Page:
The English speaking guides are very experienced, and did everything to make my day memorable. After a briefing on safety measures, we started rafting down the river. We all got soaking wet, we got the chance to swim in the river carried away by the current, and we even had to get to shore to hike up for a while, and even jumping off cliffs. The only low point is that there is nobody taking pictures for the rafters, so I would advise to carry a waterproof camera.
Things to do in Colombia: go rafting with Colombia Rafting Expeditions
Another one of the things to do in Colombia is mountain biking. Mountain bike tours near San Gil go through the Chicamocha Canyon and they allowed me to visit the beautiful Barichara, an immaculately renovated city of white-washed buildings and stone streets, with a beautiful cathedral and a gorgeous and airy main plaza, which is definitely one of the places to visit in Colombia.
Places to visit in Colombia: Barichara
The best company running the tour is Colombian Bike Junkies. It is based out of the restaurant Gringo Mike’s, which is also the meeting point. The trip lasts all day (by which I mean ALL day – do not expect to be back before dark!), it costs around 60 dollars. Ok, that is not cheap but it possibly is the best and most fun among the things to do in Colombia and it is worth saving on other things to embark on this adventure.
Colombia Bike Junkies is reliable, the bikes are in excellent state, and it is organised to the point that when I booked the tour, I was even asked where I wanted to have the front and back breaks, and even a meal preference (yes: a delicious lunch, snacks such as fresh fruit and home baked cookies and water are all included, as well as a “well done” beer after finishing) and my size, as at the end of the day I was given a t-shirt that will always remind me of this great adventure.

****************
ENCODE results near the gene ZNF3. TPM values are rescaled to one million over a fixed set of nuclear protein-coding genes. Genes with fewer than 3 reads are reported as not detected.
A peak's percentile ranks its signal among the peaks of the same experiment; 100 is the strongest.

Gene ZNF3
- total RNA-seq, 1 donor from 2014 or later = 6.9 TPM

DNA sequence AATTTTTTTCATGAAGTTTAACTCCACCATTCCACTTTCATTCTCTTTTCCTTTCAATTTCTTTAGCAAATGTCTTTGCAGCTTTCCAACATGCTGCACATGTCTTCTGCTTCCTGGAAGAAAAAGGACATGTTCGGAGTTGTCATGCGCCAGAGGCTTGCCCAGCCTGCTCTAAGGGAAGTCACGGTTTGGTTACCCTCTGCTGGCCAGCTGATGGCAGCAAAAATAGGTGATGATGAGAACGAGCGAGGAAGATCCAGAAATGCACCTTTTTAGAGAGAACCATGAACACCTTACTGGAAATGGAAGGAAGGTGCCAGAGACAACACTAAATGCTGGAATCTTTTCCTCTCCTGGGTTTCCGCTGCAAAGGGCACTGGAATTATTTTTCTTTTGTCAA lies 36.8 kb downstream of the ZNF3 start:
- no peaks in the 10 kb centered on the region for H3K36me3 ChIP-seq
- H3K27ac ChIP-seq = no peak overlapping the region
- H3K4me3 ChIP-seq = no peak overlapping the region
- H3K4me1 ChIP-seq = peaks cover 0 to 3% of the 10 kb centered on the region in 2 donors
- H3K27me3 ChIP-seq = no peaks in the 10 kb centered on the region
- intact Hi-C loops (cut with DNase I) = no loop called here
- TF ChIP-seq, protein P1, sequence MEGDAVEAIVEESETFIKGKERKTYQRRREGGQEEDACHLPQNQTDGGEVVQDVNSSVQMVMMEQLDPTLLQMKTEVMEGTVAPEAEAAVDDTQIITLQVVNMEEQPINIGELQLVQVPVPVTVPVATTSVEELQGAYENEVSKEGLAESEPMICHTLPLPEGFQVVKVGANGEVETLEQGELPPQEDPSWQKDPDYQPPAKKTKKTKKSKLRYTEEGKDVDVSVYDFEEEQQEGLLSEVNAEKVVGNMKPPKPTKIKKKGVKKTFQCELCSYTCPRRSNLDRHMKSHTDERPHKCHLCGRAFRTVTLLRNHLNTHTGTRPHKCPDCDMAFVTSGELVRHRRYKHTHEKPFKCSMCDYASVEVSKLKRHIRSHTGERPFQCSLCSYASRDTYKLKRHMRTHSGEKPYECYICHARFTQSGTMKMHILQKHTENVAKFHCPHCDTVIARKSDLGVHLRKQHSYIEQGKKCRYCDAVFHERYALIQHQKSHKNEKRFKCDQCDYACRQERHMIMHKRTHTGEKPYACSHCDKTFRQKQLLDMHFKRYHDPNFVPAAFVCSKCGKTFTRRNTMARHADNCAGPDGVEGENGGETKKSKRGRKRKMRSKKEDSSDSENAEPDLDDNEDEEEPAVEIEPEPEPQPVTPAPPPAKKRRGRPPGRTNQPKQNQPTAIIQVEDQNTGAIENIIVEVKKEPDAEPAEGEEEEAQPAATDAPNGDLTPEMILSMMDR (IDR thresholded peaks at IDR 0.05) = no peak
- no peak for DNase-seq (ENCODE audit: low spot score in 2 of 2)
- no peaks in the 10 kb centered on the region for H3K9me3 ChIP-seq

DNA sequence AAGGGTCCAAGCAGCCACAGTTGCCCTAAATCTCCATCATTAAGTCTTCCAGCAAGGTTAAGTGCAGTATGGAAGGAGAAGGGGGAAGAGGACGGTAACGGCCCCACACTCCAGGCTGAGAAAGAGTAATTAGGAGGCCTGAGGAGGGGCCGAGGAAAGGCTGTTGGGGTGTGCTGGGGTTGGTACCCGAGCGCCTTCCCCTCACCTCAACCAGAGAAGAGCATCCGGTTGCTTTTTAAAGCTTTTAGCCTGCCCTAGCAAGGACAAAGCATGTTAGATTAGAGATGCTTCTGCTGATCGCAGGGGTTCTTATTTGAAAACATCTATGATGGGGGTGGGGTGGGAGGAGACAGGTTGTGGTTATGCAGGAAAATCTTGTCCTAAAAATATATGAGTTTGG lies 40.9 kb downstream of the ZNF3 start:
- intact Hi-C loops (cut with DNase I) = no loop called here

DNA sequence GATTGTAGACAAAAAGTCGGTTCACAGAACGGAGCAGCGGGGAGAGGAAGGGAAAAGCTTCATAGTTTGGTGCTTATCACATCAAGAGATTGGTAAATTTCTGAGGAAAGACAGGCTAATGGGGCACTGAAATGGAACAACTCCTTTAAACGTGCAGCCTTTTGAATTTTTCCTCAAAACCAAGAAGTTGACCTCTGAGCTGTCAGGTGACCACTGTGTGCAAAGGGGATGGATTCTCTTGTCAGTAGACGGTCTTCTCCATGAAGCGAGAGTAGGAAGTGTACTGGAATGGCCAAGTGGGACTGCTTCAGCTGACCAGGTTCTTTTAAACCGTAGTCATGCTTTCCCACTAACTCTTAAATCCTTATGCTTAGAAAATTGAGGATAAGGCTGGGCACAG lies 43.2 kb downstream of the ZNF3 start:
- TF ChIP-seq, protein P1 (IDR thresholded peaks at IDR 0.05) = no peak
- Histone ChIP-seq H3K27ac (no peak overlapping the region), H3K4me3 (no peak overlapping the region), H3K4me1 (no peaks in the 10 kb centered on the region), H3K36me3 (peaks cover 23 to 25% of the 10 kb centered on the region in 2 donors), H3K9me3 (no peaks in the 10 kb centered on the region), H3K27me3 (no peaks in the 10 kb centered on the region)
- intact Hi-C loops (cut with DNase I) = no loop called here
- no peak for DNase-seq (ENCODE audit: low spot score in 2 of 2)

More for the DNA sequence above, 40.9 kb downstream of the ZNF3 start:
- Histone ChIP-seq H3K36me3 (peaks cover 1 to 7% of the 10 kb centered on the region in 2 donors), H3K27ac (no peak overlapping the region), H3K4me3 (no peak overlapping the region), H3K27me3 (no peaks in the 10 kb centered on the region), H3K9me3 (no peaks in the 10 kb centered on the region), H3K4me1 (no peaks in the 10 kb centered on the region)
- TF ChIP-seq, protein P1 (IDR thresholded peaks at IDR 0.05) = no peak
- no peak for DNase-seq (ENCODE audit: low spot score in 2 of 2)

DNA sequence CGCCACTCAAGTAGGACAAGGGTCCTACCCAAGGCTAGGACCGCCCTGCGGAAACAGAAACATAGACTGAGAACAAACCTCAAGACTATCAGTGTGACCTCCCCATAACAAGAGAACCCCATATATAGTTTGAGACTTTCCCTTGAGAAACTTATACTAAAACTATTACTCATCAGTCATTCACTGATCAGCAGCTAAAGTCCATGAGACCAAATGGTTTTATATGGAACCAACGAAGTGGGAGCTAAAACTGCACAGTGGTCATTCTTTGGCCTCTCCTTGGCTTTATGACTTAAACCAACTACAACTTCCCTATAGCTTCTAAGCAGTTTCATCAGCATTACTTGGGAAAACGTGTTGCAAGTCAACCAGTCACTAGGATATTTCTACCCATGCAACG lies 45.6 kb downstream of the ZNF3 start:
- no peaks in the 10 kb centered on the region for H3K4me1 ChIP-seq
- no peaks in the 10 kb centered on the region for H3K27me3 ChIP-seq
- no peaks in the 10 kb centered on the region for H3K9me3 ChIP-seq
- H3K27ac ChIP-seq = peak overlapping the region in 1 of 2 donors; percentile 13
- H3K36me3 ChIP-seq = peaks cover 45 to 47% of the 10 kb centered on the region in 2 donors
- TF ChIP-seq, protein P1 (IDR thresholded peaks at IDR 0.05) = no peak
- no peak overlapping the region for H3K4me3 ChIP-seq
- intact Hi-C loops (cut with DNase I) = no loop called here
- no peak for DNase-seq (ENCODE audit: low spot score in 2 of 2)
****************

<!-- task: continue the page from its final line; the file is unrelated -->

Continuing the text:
There was a very good guide at the front, ready to help with any problems and to give instructions and advice on the technicalities of the path; as well as a guide at the back, driving a jeep and carrying any equipment that may needed to fix bikes on the road, including flat tires. And, to top things off, I didn’t have to worry about taking pictures as the two guides took plenty of shots in key points and moments and shared them with participants. Look at me in full motion:
Things to do in Colombia: mountain biking!
The 50 km trip will be tiring: going downhill is challenging for non-expert mountain bikers, yet it is a lot of fun. After the lunch break, the path is an easier (in technical terms!), slightly uphill 16 km road.
By the time I got to the finishing point, I was dusty, sweaty, dirty and, most importantly, happy and accomplished and that beer tasted oh so good!
What do to in Colombia: become a Colombian Bike Junkie
Where to sleep and eat in San Gil:
Open House Hostel in San Gil is an excellent option for backpackers. It is very close to the main plaza: it is clean, quiet, and it has nice, comfortable beds, an airy common area and very well equipped kitchen and a nice backyard. My humble advice is to cook at the hostel, as, other than Gringo Mike’s, there aren’t many good options to eat in town and the market sells lovely fresh vegetables and fruit.
How to get to San Gil:
San Gil can be reached by bus from pretty much anywhere in Colombia. There are night buses from Cartagena (the trip lasts 17 hours and goes through Barranquilla); there are regular buses to and from Bogotà (8 hours, around 17 dollars), Medellin (11 hours, around 30 dollars) and Bucaramanga (2 hours), which is the closest airport.
Looking for more things to do in Colombia?